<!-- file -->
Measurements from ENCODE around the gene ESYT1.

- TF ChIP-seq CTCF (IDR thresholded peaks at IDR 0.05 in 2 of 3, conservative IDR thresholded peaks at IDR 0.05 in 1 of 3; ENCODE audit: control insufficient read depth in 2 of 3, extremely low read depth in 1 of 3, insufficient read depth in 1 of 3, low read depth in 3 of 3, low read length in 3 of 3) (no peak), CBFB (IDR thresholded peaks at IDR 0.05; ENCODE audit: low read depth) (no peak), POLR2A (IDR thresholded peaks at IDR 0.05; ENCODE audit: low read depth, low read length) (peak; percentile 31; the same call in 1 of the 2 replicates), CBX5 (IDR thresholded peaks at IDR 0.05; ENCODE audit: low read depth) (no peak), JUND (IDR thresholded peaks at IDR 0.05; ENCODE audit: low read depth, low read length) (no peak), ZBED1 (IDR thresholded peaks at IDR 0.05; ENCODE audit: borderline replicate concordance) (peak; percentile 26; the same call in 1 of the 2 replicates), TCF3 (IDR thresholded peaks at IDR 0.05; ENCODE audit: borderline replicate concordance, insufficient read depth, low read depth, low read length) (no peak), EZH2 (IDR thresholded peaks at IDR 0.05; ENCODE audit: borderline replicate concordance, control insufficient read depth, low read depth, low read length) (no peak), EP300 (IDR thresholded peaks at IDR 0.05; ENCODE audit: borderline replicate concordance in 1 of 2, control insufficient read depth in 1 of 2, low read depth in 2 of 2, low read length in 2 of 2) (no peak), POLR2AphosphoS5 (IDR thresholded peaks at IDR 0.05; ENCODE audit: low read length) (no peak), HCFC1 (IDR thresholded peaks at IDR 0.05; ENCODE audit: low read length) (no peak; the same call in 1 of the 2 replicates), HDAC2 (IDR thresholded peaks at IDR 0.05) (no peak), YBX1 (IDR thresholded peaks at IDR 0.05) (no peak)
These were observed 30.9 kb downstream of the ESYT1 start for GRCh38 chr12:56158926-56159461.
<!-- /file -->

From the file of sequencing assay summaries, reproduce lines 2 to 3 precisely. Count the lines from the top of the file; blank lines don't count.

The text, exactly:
- TF ChIP-seq CTCF (IDR thresholded peaks at IDR 0.05 in 2 of 3, conservative IDR thresholded peaks at IDR 0.05 in 1 of 3; ENCODE audit: control insufficient read depth in 2 of 3, extremely low read depth in 1 of 3, insufficient read depth in 1 of 3, low read depth in 3 of 3, low read length in 3 of 3) (no peak), CBFB (IDR thresholded peaks at IDR 0.05; ENCODE audit: low read depth) (no peak), POLR2A (IDR thresholded peaks at IDR 0.05; ENCODE audit: low read depth, low read length) (peak; percentile 31; the same call in 1 of the 2 replicates), CBX5 (IDR thresholded peaks at IDR 0.05; ENCODE audit: low read depth) (no peak), JUND (IDR thresholded peaks at IDR 0.05; ENCODE audit: low read depth, low read length) (no peak), ZBED1 (IDR thresholded peaks at IDR 0.05; ENCODE audit: borderline replicate concordance) (peak; percentile 26; the same call in 1 of the 2 replicates), TCF3 (IDR thresholded peaks at IDR 0.05; ENCODE audit: borderline replicate concordance, insufficient read depth, low read depth, low read length) (no peak), EZH2 (IDR thresholded peaks at IDR 0.05; ENCODE audit: borderline replicate concordance, control insufficient read depth, low read depth, low read length) (no peak), EP300 (IDR thresholded peaks at IDR 0.05; ENCODE audit: borderline replicate concordance in 1 of 2, control insufficient read depth in 1 of 2, low read depth in 2 of 2, low read length in 2 of 2) (no peak), POLR2AphosphoS5 (IDR thresholded peaks at IDR 0.05; ENCODE audit: low read length) (no peak), HCFC1 (IDR thresholded peaks at IDR 0.05; ENCODE audit: low read length) (no peak; the same call in 1 of the 2 replicates), HDAC2 (IDR thresholded peaks at IDR 0.05) (no peak), YBX1 (IDR thresholded peaks at IDR 0.05) (no peak)
These were observed 30.9 kb downstream of the ESYT1 start for GRCh38 chr12:56158926-56159461.